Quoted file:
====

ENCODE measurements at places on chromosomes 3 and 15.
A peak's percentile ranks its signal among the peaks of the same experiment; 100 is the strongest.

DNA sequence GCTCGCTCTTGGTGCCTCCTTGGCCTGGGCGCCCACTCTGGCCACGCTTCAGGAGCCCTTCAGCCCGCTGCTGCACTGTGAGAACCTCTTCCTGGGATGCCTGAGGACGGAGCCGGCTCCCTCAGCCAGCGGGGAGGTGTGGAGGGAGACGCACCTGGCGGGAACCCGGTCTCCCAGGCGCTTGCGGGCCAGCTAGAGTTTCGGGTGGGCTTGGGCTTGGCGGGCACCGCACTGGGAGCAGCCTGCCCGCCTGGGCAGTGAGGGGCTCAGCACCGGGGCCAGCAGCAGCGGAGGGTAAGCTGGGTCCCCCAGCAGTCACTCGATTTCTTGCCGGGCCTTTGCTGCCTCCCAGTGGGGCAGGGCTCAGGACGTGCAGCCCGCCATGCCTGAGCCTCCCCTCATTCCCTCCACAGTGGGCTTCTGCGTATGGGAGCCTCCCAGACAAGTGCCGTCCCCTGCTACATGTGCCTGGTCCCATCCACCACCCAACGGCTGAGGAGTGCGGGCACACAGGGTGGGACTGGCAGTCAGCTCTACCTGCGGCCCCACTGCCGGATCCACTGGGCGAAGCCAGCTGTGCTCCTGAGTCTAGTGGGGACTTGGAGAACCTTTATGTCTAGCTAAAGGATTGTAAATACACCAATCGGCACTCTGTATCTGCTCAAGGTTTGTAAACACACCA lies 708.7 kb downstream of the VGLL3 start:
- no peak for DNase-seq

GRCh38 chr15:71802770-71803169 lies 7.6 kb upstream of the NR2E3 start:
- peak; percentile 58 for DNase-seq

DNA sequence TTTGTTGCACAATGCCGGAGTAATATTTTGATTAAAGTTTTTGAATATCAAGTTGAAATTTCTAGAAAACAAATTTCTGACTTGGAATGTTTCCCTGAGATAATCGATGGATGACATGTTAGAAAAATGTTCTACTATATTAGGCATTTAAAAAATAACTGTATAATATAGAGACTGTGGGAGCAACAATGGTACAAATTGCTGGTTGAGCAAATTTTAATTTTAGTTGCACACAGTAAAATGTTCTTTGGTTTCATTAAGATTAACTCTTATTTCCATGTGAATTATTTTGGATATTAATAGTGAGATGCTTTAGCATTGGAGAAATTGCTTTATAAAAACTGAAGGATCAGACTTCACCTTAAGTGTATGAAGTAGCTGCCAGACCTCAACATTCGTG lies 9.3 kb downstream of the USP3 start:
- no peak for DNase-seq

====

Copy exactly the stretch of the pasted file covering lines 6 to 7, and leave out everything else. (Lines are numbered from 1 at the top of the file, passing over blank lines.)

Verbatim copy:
- peak; percentile 58 for DNase-seq

DNA sequence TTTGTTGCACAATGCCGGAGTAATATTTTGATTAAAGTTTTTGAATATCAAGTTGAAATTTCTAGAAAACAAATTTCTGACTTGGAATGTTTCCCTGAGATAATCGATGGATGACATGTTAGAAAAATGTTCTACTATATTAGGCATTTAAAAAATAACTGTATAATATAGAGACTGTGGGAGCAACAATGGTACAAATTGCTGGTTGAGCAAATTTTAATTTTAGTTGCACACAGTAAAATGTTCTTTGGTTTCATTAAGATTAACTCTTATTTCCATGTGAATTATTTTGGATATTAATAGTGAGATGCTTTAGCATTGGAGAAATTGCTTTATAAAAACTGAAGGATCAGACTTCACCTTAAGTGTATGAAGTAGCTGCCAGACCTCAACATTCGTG lies 9.3 kb downstream of the USP3 start: